DU Field Notes: DU Artists Help Create Meow Wolf Ride at Elitch Gardens
Santa Fe-based immersive art phenomenon Meow Wolf isn’t scheduled to open its Denver location until next year, but as a sort of preview of its funky DIY aesthetic, Meow Wolf partnered with local amusement park Elitch Gardens to create a dark ride with an artistic bent. The permanent addition to Elitch’s opened in April.
A remodel of an existing ride called “Ghost Blasters 2,” the new ride — dubbed “Kaleidoscape” — utilizes the previous ride’s shooting system, giving each rider a gun with which to shoot targets. Riders move through a number of separate rooms — everything from a colorful neon forest to a minimal sci-fi landscape to a jumbled thrift-store nightmare — and the targets, when hit, cause doors to open, flowers to light up, guitars to play and monsters to rise up.
Meow Wolf recruited a half dozen Denver artists to work on the ride, including DU faculty members Laleh Mehran and Chris Coleman, of the Emergent Digital Practices program in the College of Arts, Humanities and Social Sciences. Each artist was given a section of the ride to rework. Mehran and Coleman — who created the ride’s opening animations — answered questions for the DU newsroom via email.
Q: How did you get recruited for the Kaleidoscape ride?
A: We were approached by a Meow Wolf artist liaison who had seen our W3FI project at the Galleries of Contemporary Art in Colorado Springs.
Q: What exactly did they task you with for your part of the ride?
A: They had very detailed plans with visuals for each “scene” (section of the ride). We collaboratively created the first scene, and Chris also made a video for the head (vintage Radio Shack TV) of a unique body seen later in the ride. We had to work closely with the art team from Meow Wolf to understand their vision, and in this way, it was more of a commission. Our work also came at the start, so we had to set a tone with the timing of the work.
Q: What was your prep/discovery process for what you wanted to do?
A: We got a chance to see the ride as it was before the Meow Wolf remake and understand the spaces. We then made constant visits to understand the ride as it was reborn. Our components were some of the last to be installed, because we had to really ride the cars again and again to understand the flow and timing of our animations.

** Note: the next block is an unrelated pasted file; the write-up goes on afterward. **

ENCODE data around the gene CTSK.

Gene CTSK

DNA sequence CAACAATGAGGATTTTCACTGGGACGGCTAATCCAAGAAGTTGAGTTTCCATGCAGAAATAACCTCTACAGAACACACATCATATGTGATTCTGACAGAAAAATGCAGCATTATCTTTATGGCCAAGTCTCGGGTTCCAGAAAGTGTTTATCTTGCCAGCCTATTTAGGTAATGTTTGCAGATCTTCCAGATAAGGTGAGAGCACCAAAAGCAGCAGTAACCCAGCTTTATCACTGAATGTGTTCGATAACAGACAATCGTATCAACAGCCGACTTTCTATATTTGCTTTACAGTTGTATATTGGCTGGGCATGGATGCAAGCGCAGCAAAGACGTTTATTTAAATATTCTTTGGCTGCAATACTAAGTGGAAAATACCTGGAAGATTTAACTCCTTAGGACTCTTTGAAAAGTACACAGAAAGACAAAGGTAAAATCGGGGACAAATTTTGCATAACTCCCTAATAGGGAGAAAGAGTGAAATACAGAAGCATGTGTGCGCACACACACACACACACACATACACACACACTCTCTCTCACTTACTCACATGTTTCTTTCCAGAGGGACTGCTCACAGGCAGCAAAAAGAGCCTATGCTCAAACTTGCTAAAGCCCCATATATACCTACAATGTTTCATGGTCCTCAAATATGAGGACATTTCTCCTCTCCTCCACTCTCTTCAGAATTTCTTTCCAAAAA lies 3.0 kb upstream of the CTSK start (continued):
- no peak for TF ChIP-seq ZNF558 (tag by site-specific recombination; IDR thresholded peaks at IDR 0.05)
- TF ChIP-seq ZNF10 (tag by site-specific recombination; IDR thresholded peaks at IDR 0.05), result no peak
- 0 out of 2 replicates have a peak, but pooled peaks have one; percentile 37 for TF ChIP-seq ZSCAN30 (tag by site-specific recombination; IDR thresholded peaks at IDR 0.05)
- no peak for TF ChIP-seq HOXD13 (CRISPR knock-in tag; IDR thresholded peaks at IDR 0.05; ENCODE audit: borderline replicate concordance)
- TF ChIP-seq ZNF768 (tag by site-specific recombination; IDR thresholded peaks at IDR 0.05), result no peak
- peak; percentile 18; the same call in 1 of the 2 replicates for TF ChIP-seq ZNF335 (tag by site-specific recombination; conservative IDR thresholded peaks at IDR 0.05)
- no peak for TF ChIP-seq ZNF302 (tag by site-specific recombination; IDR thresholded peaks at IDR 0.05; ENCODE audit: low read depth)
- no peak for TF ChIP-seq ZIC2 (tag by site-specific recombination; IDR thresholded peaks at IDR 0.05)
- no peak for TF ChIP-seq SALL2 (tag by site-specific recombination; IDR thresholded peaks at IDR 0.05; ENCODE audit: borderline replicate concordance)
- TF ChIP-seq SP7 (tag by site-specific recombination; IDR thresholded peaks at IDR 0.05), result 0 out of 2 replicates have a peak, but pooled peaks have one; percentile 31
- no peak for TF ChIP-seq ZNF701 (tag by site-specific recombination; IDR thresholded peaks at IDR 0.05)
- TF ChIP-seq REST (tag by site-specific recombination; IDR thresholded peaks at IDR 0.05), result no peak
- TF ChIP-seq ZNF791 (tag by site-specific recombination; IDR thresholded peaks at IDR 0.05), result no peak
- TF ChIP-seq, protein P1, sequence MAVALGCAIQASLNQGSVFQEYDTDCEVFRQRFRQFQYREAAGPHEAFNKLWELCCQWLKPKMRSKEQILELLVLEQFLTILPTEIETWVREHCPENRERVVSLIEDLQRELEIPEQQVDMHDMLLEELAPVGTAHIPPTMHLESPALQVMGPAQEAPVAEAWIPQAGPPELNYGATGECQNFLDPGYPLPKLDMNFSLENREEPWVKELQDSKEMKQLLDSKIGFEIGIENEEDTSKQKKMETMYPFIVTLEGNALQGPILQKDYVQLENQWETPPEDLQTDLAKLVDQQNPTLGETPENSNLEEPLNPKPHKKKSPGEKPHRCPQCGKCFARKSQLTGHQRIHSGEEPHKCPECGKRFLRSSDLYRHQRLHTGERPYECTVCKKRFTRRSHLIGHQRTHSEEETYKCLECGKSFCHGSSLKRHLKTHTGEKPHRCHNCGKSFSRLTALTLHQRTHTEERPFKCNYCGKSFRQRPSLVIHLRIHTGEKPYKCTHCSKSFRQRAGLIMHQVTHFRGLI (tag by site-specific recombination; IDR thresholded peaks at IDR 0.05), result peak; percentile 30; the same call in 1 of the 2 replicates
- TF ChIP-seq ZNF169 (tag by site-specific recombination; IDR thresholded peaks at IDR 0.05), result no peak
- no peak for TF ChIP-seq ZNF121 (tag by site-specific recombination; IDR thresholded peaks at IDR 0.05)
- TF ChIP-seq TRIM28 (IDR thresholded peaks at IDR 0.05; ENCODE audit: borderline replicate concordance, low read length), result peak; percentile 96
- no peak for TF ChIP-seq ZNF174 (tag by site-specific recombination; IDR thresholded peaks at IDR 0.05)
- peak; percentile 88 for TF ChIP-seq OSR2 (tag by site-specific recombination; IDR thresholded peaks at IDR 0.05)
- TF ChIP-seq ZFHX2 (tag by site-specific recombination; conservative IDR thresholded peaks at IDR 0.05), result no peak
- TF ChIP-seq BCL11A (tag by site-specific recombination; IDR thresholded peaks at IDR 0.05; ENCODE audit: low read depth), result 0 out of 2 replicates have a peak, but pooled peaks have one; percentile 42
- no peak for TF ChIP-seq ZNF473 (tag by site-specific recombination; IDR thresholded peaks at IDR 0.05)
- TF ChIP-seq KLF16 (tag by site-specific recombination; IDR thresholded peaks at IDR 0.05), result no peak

Q: Was the project similar to anything you’d done before? Did you incorporate any existing work?
A: The animation we produced for the start of the ride is in our aesthetic wheelhouse, drawn from W3FI and other projects. Chris’s video for the ride was based on his recent body of work but in a new way. With this kind of commission, you do not typically want to put your signature styles into it.
Q: Are you happy with the final product — not just your section of it, but the entire ride?
A: We’re pleased with our component, and the overall diverse visuals have come together in an engaging and cohesive narrative. It is great to see how Meow Wolf’s longstanding practice as an art collective has started to invite other artists in. In the same way, each artist who works with Meow Wolf has to understand that they are not making an artwork in a group show, but instead are making a small part of a Meow Wolf experience. It requires a different approach than the typical fine art practice.
Q: Are you working on the Denver Meow Wolf that is opening next year?
A: We’re not currently engaged with Denver Meow Wolf, but if the opportunity came up, we’d be interested. We see Meow Wolf as a really exciting space for artists in Denver, especially for students coming out of Emergent Digital Practices. There are few places where you could apply all of the skills you learn in EDP, and from all of the Meow Wolf technical requirements, it is clear they are going to need our students!